Tonight, we are due to perform at a new venue, close to the south bank of the Thames. The act had been rebranded, so as to attract a wider audience, but the performance itself remains deceptively similar. That is the secret of magic. Each time it is a different story, told by the same characters, much like the individual letters that result in words that tell a tale. And heaven forbid those words be in a different language; not German, not Indian, not Chinese. The noise in the cramped attic increases tenfold as the brothers shuffle around, preparing for the evening. The work is rumoured to be brutal – a rough crowd in a rough part of town, who likely wouldn’t be too kind to our foreign presence. Tricksters and frauds, they call us. Return to whence you came, they tell us.
The fact that we are magicians helps not our case – liars in tall jackets, paid to deceive. The irony is palpable. We are meant to fill our audience with wonder, to tie a blindfold over willing eyes and elevate the mind. In doing so, we lie. I lie to earn a living. I lie because you need me to. I lie because you pay me to. Then am I not lying when I look in the mirror? The haggard face, those spiritless eyes nestled between the high rising peaks of dry skin and cheekbone, like a cork, no longer fitted to its bottle. Because that face is a mask, worn by those who no longer know who they are, who have been seized and wrenched from the Earth, leaving their roots gripping onto thin air. The pounds you pay me are like the land on which I stand, and the lies I tell on stage are the same ones I tell myself. Magician, immigrant, controlled both by the strings of fortune, like lives dealt by a deck. Is it not my life’s work to lie, if I myself know not the truth of who I am?
“Ling?” I turn around abruptly. Mister Morgan was standing there, arm extended. He handed me my waistcoat, which I accepted and drew over my hunched shoulders.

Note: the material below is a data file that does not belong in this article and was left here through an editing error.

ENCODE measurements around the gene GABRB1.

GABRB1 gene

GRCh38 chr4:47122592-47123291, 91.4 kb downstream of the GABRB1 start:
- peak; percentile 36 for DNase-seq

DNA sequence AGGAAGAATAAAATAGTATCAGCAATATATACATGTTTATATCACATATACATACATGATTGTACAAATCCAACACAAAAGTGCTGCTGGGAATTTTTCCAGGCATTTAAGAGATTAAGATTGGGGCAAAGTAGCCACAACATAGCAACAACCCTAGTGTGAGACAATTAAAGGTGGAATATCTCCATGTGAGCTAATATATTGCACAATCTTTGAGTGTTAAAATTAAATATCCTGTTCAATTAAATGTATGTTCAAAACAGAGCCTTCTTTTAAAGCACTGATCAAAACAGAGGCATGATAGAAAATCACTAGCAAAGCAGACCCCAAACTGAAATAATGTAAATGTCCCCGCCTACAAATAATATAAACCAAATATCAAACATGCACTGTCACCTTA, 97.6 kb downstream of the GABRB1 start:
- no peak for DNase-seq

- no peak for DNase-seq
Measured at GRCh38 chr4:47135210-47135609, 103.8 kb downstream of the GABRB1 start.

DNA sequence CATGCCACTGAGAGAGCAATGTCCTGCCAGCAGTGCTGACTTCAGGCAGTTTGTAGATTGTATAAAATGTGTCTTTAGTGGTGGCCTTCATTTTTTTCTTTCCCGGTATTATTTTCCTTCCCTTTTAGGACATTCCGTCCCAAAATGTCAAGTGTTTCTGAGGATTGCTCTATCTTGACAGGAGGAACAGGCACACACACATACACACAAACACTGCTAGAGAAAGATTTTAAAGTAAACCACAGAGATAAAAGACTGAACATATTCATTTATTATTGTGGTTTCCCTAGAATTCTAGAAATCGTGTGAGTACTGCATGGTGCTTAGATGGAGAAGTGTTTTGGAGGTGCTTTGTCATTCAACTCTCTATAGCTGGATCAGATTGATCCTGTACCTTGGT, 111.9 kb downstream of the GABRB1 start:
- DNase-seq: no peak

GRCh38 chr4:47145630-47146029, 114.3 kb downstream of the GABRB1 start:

“I’ll hail a cab”, I spoke, though not to any individual in particular.
As our band of workers hobbled out onto the bustling London streets, blinking owlishly on the lamplit terrace, I took a moment to observe. The sidewalk pulsed like blood in a vein, ebbing and flowing with passers-by, swathed in dress robes and top hats bobbing up and down the pavement. What estranged members of society we must look like to them, in our colourful attire and assortments. Yet when we rid ourselves of our dress, could we just as easily melt into the undulating sea of men and women and top hats? Would fitting into this society and this nation be even marginally more bearable than being ridiculed as an outsider?
No. Because if the cost of acceptance is the loss of identity, then the one who gains acceptance is no more than a shell of a man. Being a fraud to oneself leaves not happiness and fulfilment in its wake. It would be a magician giving up his stage and his coat to be one with his audience. It would be giving up my work. I didn’t wear a mask to run away. I removed it not in search of forgiveness.
A cab was hired.
An immigrant is himself a magician. We seek to educate you about a world which you perceive to be so different and estranged from your own, and yet it surprises you to know that our worlds are built on the same fundamentals. A penny falls in your world as it does on my stage. The blinds of a curtain and a handkerchief’s gripper use the same string. The air we breathe and the ground upon which we stand are one and the same. Yet, these fundamentals don’t seem to be visible to you. So, we tell stories of other worlds. My work is to keep my world alive through its culture, stories and practices. Who we are and the questions of identity lie not as roots in the ground, but with the branches overhead, growing ever further from its origin yet never growing away.
Even if only the magician truly understands his culture at the end of the day, the story is still one worth telling. To work – I tell myself. And so we marched on into that bitter night.